Tougher Smoking Policy Puts Union in Tight Spot
The General Services Administration will no longer allow smoking lounges after June 19 in the 1,500 federal buildings it manages.
But a Federal Communications Commission facility in Columbia is not a GSA property, so its regulations do not apply to the small, nondescript room where FCC workers can go to scar their lungs.
The FCC wants to follow the GSA's lead and make those employees find other air to pollute, but it's not as simple as posting a no-smoking sign. The smoking room was negotiated with the National Treasury Employees Union and shutting it down requires negotiations too.
That puts the NTEU in a tricky situation.
It fights vigorously for its members in 31 agencies across the government, from the Agriculture Department to the Social Security Administration. For 70 years, according to its Web site, the organization has worked with government bosses, Congress and in the courts "to protect, promote and expand the rights of those it represents."
But what happens when those it represents feel they have rights that are in conflict? Should a union protect the right of unionized smokers when those smokers trample on the right of nonsmokers, also in the bargaining unit, to smoke-free air?
Research leaves no doubt that the nonsmoking side easily wins this debate.
Yet, the union that so forcefully stands up for its members in other ways is a bit weak in the knees when it comes to the smoking room.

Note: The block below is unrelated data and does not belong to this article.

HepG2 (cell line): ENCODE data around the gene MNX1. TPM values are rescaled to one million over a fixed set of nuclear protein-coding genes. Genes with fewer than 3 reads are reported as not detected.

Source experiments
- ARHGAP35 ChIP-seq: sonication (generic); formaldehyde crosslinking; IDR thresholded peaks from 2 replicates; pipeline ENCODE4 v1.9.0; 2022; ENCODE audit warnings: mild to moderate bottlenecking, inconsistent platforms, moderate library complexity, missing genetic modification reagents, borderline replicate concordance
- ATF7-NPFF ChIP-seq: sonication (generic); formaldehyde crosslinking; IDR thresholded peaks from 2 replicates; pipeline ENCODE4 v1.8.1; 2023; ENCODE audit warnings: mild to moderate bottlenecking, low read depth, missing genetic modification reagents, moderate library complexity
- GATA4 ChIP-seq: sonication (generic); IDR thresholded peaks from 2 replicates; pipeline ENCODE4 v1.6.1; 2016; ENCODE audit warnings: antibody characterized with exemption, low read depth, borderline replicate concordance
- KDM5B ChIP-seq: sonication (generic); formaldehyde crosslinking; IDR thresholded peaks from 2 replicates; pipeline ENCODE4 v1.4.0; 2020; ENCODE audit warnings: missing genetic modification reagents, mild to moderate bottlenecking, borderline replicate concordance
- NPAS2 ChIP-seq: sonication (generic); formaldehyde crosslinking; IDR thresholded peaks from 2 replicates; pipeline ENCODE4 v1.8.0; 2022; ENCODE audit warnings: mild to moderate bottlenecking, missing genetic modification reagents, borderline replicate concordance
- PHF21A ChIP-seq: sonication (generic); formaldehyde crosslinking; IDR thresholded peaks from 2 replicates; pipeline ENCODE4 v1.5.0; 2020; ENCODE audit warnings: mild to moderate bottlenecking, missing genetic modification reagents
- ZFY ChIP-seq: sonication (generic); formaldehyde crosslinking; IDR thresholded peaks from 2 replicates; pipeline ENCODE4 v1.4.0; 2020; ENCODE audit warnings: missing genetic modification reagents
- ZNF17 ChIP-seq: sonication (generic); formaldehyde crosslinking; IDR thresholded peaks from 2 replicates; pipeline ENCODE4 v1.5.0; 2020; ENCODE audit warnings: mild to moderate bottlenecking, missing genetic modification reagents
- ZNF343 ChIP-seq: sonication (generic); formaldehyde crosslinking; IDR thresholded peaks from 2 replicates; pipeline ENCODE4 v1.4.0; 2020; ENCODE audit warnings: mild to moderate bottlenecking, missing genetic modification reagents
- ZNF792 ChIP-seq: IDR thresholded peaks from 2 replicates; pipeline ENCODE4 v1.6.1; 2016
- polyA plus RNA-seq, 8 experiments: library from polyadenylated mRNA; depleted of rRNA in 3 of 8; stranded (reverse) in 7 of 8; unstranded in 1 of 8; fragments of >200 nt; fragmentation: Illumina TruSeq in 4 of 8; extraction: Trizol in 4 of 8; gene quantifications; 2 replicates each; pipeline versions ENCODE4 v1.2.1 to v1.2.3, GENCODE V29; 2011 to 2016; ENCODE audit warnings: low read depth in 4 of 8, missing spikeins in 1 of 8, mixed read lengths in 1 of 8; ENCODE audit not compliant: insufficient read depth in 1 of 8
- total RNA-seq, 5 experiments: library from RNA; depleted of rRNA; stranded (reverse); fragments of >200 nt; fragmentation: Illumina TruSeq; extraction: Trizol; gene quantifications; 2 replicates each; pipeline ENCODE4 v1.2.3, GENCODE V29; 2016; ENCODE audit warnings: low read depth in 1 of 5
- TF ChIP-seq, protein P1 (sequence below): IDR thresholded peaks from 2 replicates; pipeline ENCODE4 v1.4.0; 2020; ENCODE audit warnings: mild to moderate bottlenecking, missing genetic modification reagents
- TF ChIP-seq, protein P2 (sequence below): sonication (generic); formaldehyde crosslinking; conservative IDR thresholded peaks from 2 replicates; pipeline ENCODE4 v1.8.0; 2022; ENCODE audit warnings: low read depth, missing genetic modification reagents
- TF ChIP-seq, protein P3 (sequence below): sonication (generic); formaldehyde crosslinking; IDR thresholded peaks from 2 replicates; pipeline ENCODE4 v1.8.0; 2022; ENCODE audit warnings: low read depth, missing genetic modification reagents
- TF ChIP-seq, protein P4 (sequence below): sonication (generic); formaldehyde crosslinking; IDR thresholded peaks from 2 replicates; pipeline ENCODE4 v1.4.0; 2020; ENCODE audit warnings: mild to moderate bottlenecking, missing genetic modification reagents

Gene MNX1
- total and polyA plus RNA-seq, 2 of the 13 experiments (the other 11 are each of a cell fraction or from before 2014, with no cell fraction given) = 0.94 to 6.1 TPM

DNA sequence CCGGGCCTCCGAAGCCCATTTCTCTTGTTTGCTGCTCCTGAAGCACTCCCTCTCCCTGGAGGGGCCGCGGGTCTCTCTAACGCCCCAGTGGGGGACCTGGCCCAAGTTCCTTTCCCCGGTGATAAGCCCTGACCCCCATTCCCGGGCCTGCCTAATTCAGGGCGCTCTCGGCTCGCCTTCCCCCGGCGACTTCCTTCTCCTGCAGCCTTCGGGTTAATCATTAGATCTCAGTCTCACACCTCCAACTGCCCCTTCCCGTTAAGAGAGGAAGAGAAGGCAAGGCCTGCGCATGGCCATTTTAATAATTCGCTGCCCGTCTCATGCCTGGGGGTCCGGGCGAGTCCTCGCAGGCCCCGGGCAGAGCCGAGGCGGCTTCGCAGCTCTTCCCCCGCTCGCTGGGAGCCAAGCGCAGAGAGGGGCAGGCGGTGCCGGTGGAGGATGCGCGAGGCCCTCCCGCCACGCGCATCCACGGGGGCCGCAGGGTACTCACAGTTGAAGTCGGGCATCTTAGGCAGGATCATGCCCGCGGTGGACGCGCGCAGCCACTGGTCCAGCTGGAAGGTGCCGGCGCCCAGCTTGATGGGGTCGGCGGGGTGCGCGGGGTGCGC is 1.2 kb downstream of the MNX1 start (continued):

"It is important that they [smokers] have a place to go that is away from other employees and safe for them as well," NTEU President Colleen M. Kelley said in December.
But smoking isn't safe for anyone, anywhere -- even nonsmokers. And late yesterday, Kelley issued a statement saying NTEU would not oppose closing smoking lounges in FCC buildings. However, she added: "These decisions are made on a case-by-case basis." Yet, no case can be made for smoking rooms, even though Kelley's concern for those with a deadly addiction is understandable.
The dry language of a surgeon general's document makes it clear:
"Secondhand smoke exposure causes disease and premature death in children and adults who do not smoke. . . . Secondhand smoke contains hundreds of chemicals known to be toxic or carcinogenic (cancer-causing), including formaldehyde, benzene, vinyl chloride, arsenic, ammonia, and hydrogen cyanide."